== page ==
Cherry Pie Picache received the Best Actress award for her portrayal of the character of Thelma, the foster mother with a performance that managed to make even a fictional story look very much like a slice of life! âFoster Childâ from Philippines directed by Brillante Mendoza, is about orphaned children who are sent to foster homes before adoption.
The Iranian film âLonesome Treesâ by Saeed Ebrahimifar subjected on the loneliness of senior citizens was awarded the Special Jury Award in the Asian Arab Section for its very quiet and lyrical depiction of a family that is trying very hard to capture memory and history. It shared the award with the film âMaking ofâ, which won it for its bold theme dealing with the issues of fundamentalism and terror in a manner that is personal yet reaching out to the world in an extremely original way.
In the Indian Competition section, the Award for the Best Indian film went to the Tamil movie âParuthiveeranâ directed by Ameer Sultan. It got selected for its strong narrative that allowed reality to be played out cinematically and rendered with visual energy to connect with a wider audience. Priyamani bagged the best actress award for that film for an intense and vivid portrayal of a character driven by obsessive love and also for her prowess in a broad range of acting.
Kay Kay Menon won the Best Actor award for his role in âShoonyaâ for his searing and restrained presentation of a character whose struggle to overcome personal vulnerability becomes an allegory of a nation in search of its conscience and values. âShoonyaâ explores the guilt, honour, and paranoia of a cricketer.
The first feature-length film, âFrozenâ (Hindi), to be shot in the icy and hostile regions of Ladakh, received a Special Jury Award for pushing boundaries on various levels including cinematographic, political, psychological and geographical to create an excellently innovative cinematic experience that has universal appeal.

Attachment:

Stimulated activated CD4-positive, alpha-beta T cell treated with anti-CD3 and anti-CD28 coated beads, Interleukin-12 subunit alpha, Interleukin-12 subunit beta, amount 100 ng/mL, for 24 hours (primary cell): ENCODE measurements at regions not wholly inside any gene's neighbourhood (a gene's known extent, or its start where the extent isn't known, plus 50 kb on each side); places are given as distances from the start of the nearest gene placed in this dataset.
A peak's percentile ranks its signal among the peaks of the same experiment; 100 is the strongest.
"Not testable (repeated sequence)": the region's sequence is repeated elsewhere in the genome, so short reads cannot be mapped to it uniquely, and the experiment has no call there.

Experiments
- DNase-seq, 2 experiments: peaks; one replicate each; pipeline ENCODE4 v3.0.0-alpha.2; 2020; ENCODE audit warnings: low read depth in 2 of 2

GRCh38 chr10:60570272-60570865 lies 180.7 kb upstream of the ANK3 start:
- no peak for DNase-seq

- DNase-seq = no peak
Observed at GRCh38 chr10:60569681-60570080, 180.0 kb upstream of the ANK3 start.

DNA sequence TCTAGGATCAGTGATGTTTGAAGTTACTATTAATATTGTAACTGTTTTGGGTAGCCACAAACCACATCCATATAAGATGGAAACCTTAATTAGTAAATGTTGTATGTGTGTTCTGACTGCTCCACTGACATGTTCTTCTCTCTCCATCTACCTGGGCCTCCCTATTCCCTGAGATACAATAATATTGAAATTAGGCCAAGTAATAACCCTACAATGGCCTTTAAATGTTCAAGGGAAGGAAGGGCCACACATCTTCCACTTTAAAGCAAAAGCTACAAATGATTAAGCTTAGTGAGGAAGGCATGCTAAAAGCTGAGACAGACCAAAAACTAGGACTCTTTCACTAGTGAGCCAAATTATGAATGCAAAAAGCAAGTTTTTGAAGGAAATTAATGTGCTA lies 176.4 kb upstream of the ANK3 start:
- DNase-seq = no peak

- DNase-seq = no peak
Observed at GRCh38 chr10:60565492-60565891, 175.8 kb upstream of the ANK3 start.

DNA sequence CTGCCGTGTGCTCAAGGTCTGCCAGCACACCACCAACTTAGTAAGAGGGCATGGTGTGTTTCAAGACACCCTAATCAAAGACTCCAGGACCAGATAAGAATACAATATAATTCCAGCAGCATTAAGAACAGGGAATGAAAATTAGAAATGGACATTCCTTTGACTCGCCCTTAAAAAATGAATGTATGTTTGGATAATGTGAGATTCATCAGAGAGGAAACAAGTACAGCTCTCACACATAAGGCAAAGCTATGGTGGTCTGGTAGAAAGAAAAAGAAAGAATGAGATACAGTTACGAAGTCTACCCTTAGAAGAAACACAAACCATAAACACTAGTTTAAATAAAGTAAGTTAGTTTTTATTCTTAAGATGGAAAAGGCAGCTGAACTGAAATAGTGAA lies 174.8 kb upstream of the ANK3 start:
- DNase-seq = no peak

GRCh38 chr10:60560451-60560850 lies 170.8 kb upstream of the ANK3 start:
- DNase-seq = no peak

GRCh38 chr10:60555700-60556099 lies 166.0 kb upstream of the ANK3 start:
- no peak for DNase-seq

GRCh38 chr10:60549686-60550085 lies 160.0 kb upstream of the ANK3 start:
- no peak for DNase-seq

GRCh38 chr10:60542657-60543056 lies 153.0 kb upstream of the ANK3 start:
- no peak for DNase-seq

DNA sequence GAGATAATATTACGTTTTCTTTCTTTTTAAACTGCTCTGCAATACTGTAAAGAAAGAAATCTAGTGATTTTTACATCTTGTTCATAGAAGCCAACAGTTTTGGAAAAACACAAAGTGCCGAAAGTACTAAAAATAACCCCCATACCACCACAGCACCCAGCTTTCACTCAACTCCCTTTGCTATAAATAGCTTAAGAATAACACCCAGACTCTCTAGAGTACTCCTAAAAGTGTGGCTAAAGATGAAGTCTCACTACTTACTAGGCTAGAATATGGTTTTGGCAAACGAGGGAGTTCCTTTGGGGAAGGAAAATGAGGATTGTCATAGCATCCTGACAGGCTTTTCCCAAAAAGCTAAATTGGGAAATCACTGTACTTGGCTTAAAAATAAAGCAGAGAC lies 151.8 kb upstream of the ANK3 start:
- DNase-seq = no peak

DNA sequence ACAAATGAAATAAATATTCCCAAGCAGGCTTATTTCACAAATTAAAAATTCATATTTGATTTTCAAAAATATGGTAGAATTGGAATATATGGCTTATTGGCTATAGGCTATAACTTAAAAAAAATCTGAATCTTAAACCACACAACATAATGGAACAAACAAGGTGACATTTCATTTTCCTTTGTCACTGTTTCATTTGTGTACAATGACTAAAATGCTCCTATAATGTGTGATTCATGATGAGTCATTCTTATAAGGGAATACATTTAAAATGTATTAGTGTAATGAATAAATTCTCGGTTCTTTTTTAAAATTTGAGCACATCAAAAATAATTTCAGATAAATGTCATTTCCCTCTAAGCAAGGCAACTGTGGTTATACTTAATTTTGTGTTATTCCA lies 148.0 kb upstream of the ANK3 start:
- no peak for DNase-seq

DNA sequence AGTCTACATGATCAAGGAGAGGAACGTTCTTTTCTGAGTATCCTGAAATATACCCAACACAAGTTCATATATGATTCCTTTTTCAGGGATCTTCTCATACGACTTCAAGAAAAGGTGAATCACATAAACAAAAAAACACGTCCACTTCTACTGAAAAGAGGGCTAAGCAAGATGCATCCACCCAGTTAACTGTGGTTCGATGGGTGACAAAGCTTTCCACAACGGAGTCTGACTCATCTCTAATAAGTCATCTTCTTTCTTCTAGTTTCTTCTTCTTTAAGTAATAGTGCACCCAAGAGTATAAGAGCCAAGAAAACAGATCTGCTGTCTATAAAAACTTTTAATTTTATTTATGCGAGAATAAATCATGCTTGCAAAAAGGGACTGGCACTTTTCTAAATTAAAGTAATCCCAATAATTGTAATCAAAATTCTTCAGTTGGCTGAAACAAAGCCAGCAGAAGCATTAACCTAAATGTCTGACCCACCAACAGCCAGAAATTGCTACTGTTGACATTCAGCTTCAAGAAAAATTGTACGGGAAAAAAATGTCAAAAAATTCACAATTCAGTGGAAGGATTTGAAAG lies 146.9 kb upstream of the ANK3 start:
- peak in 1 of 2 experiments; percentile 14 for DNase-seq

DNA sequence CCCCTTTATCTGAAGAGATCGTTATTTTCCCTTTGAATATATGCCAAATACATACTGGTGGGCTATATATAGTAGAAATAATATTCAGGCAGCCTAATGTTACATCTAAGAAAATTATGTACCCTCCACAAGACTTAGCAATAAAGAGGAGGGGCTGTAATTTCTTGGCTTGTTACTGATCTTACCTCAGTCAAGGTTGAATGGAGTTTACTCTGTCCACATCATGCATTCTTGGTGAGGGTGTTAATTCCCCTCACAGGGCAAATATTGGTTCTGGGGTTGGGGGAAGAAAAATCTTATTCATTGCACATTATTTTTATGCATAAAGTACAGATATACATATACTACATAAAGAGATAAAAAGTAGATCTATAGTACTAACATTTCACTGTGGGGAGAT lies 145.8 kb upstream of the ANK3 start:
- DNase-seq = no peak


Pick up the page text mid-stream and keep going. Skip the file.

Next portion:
Since Festival President Aruna Vasudev felt it "would not be fair to put first features in a competition which has films by veterans", a three member International Jury was separately constituted for First Feature films. âWoven Stories of the Otherâ about an inter-tribal war and the threat of extinction won the Best Film Award for debutante Sherad Anthony Sanchez of the Philippines.
The First Features Jury also made a Special Mention for the Iraq-Kurdistan co-production âCrossing the Dustâ made against the backdrop of the American intervention in Iraq by Shawkat Amin Korki .
The Network for Promotion of Asian Cinema (NETPAC) Jury chose the Malaysian film âDancing Bellsâ by Deepak Kumaran Menon, which look at social and urban issues confronting ethnic Indians who also face racial segregation, as the Best Film for portraying the multifarious reality of life of a marginalized metropolitan community in a simple linear cinematic narrative constructed through scrupulously captured segments of the daily routine of a single parent family and its close associates.
The International Critics Award by the FIPRESCI jury has gone to Thailand's âPloyâ by Pen-ek Ratanaruang from the Asian-Arab Competition section which is a psychological tale of persons locked inside one hotel room for its subtle and beguiling representation of fantasy, sexuality, risk, and renewal in a contemporary urban context evoked with great skill.
-Jyothi Venkatesh (SAMPURN)